Like most residency programs, my program has a hall that has the pictures of resident classes dating back multiple decades. When I first arrived on campus I walked the hall in our department, looking to see when the first black resident was accepted. It took me awhile, because everyone looks the same in black and white, but I finally found him in the picture below (can you pick him out?):
For the longest time I wished I could meet him, but I figured he was probably retired or dead. Well last month I got the chance to meet him by chance at a department homecoming of sorts. I got his number and couldn’t wait to hear his story; I just knew that he faced an environment similar to the Little Rock 9 kids who desegregated our public schools. Imagine, in a field as undiverse as orthopaedic surgery, being the first black resident at a place like Hopkins? His true story was actually quite different and less dramatic.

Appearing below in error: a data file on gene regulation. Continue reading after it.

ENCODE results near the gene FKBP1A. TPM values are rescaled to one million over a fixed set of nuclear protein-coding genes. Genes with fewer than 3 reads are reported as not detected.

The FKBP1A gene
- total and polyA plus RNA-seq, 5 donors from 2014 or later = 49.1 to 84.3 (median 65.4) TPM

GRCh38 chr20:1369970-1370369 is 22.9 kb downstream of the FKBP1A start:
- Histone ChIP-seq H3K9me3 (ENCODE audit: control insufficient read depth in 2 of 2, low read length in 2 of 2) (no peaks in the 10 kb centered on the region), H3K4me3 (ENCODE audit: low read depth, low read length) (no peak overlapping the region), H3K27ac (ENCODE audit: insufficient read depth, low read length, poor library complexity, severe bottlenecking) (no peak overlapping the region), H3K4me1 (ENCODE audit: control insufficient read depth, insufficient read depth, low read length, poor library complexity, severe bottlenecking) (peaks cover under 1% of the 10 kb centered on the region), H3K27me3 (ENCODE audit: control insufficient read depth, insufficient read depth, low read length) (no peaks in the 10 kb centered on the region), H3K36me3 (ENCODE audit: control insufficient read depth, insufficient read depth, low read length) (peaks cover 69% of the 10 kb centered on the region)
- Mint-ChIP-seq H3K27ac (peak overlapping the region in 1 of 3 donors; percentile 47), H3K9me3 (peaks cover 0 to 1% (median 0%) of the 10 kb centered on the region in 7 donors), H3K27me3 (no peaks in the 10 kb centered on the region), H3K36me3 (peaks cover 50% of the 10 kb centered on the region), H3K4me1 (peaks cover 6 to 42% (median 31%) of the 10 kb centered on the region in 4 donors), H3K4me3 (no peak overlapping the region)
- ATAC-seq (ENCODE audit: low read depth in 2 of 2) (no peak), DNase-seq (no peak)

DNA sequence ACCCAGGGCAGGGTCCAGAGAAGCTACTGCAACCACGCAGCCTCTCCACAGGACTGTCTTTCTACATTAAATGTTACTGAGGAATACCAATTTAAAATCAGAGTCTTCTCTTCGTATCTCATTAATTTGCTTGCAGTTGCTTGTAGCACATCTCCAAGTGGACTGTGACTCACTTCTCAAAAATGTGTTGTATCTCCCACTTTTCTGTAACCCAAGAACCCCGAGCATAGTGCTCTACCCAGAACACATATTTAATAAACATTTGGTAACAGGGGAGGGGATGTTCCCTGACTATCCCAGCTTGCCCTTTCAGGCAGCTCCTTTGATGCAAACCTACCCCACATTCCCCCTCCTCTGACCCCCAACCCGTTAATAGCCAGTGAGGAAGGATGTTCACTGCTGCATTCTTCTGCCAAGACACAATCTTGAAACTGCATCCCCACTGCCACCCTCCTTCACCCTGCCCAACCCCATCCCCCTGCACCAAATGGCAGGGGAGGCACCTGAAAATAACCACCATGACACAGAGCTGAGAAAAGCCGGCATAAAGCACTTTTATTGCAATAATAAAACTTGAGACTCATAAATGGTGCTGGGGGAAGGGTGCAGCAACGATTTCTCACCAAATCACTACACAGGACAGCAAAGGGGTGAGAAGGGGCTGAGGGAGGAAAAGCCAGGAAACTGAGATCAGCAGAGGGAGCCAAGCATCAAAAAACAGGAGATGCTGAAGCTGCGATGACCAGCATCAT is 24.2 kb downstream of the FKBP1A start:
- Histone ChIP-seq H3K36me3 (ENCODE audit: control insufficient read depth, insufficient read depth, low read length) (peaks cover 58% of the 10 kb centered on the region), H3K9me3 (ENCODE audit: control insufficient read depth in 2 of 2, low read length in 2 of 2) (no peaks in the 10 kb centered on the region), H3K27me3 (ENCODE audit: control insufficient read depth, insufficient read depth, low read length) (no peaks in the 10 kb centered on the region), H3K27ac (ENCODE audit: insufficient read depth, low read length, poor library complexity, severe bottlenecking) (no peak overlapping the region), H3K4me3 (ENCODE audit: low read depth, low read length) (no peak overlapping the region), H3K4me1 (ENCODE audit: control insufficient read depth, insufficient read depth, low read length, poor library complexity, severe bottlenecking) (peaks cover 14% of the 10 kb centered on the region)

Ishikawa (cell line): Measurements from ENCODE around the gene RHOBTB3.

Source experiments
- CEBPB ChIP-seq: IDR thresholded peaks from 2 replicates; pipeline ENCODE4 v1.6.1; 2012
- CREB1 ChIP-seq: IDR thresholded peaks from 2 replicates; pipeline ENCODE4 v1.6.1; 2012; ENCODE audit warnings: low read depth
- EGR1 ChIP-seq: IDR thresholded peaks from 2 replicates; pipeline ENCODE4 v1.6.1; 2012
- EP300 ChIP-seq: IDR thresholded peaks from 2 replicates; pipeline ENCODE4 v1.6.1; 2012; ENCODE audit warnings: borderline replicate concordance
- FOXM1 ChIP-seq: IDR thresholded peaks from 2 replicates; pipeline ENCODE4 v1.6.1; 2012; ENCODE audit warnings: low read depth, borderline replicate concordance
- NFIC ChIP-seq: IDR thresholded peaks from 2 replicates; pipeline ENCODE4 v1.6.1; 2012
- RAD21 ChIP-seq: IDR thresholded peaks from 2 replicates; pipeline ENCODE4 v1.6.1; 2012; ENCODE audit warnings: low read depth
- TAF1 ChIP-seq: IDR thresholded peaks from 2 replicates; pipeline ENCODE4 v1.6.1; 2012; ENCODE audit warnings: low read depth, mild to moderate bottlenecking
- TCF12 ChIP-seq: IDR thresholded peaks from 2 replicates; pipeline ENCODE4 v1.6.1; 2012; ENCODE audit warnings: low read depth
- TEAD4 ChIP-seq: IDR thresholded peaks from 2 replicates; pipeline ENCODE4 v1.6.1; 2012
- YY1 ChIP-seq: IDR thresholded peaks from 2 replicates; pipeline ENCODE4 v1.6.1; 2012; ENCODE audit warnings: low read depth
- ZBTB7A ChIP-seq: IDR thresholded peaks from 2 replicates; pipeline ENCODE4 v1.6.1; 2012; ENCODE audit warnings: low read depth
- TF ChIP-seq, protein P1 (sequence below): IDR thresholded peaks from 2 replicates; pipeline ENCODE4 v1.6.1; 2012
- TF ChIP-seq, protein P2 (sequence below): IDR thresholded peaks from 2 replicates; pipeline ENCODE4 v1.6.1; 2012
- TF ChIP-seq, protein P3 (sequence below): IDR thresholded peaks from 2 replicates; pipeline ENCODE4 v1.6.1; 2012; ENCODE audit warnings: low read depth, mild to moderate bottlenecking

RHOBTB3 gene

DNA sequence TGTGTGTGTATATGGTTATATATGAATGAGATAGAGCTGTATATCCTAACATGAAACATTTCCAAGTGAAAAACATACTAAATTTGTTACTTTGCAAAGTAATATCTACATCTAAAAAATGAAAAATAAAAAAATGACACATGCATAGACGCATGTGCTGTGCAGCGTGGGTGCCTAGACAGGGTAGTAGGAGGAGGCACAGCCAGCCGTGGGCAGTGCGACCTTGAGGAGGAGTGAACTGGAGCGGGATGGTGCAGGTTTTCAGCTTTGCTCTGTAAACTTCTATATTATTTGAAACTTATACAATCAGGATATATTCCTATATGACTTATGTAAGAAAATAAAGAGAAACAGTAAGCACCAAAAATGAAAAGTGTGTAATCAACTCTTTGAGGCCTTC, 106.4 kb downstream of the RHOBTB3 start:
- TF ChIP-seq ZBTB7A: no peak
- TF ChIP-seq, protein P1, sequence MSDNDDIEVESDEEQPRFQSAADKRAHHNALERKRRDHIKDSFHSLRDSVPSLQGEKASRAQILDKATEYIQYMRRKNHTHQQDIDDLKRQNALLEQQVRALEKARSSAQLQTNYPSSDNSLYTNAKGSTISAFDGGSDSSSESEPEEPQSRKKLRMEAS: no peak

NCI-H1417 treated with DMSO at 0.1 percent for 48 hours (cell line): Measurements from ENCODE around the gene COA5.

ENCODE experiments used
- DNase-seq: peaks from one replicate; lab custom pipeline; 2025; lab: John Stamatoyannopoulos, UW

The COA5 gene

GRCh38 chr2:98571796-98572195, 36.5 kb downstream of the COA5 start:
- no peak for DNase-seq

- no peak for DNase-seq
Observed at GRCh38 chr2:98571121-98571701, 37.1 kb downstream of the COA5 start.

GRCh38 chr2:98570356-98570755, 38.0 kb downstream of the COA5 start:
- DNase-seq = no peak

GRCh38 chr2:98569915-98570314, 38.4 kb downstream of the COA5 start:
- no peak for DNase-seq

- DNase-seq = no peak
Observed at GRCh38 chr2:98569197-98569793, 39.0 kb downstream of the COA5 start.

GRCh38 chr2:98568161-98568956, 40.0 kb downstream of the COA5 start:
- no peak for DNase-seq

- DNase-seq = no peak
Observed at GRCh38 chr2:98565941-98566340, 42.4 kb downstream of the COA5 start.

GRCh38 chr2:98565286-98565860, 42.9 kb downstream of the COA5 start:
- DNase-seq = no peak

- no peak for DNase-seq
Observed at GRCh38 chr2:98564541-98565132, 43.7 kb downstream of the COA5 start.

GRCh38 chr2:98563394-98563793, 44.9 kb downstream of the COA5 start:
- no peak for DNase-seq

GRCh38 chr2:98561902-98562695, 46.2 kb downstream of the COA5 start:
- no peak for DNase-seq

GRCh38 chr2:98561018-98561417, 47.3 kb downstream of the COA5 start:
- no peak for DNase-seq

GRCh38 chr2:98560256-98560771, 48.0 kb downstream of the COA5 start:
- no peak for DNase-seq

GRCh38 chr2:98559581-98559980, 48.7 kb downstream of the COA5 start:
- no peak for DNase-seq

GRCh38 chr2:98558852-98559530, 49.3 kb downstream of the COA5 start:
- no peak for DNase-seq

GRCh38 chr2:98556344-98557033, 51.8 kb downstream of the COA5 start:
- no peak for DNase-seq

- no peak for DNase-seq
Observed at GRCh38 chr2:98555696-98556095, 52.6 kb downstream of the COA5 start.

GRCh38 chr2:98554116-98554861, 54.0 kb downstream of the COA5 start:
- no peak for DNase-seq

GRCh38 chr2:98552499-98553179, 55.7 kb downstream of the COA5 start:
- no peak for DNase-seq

He told me that he was treated with nothing but respect from the orthopaedics department at the time. The only time that he ever received rascist remarks were from some of the general surgery attendings (who happened to be from the south) when he did his 2 years of general surgery that was required at the time. He also mentioned that whenever a patient made it clear that they didn’t want to be treated by a black orthopaedic resident, that their chairman would show the patient the door. We talked about a lot more but it was so amazing to hear that his experience was so pleasant, but in hindsight not really surprising at all. One of the main things that attracted me to Hopkins was that second to Howard University’s ortho program and perhaps UVA, Hopkins had just as many minorities and woman. To me it spoke of a program that took the best regardless of what they looked like. In honor of black history month, I think its important to remember all those who came before us to make our opportunities even possible. If that first black resident really sucked, who knows when Hopkins would have taken their 2nd one. In the same way, where ever we end up, we have to strive to not just be on par, but be the best, to continue opening up doors for those behind us. And when we reach the top, we have to remember to BE AVAILABLE as mentors. Okay, I’m off my soapbox :-).